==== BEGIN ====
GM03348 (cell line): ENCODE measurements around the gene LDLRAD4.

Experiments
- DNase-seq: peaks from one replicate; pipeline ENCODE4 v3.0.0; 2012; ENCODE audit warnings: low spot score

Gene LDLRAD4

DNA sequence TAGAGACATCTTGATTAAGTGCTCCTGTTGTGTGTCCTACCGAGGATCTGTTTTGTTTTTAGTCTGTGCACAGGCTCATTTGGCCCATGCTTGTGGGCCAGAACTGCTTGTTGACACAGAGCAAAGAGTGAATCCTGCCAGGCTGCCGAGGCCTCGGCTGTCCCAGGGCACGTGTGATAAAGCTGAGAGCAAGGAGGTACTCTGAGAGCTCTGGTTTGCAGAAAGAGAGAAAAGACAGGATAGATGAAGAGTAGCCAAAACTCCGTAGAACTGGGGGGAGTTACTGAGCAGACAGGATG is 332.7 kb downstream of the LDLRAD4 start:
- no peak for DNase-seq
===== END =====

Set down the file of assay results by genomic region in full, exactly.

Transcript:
GM03348 (cell line): ENCODE measurements around the gene LDLRAD4.

Experiments
- DNase-seq: peaks from one replicate; pipeline ENCODE4 v3.0.0; 2012; ENCODE audit warnings: low spot score

Gene LDLRAD4

DNA sequence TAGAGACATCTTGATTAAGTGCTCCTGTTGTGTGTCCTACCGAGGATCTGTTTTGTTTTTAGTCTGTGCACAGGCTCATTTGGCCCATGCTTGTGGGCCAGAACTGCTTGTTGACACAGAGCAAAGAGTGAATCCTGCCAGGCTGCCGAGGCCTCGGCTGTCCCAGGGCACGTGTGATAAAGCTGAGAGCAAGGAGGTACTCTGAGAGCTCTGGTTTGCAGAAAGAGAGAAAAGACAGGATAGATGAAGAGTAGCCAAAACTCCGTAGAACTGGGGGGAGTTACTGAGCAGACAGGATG is 332.7 kb downstream of the LDLRAD4 start:
- no peak for DNase-seq